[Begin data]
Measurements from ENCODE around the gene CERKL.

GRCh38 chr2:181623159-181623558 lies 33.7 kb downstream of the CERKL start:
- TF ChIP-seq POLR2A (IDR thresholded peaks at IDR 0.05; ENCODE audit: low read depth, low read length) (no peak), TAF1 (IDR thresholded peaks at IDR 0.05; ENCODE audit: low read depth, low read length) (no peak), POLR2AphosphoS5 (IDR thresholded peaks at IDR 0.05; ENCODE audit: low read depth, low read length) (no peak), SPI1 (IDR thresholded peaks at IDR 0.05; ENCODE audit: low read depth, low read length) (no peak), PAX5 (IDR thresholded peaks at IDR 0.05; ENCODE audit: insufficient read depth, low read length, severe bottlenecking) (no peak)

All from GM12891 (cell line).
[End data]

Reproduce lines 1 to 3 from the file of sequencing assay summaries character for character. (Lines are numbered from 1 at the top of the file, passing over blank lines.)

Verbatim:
Measurements from ENCODE around the gene CERKL.

GRCh38 chr2:181623159-181623558 lies 33.7 kb downstream of the CERKL start:
- TF ChIP-seq POLR2A (IDR thresholded peaks at IDR 0.05; ENCODE audit: low read depth, low read length) (no peak), TAF1 (IDR thresholded peaks at IDR 0.05; ENCODE audit: low read depth, low read length) (no peak), POLR2AphosphoS5 (IDR thresholded peaks at IDR 0.05; ENCODE audit: low read depth, low read length) (no peak), SPI1 (IDR thresholded peaks at IDR 0.05; ENCODE audit: low read depth, low read length) (no peak), PAX5 (IDR thresholded peaks at IDR 0.05; ENCODE audit: insufficient read depth, low read length, severe bottlenecking) (no peak)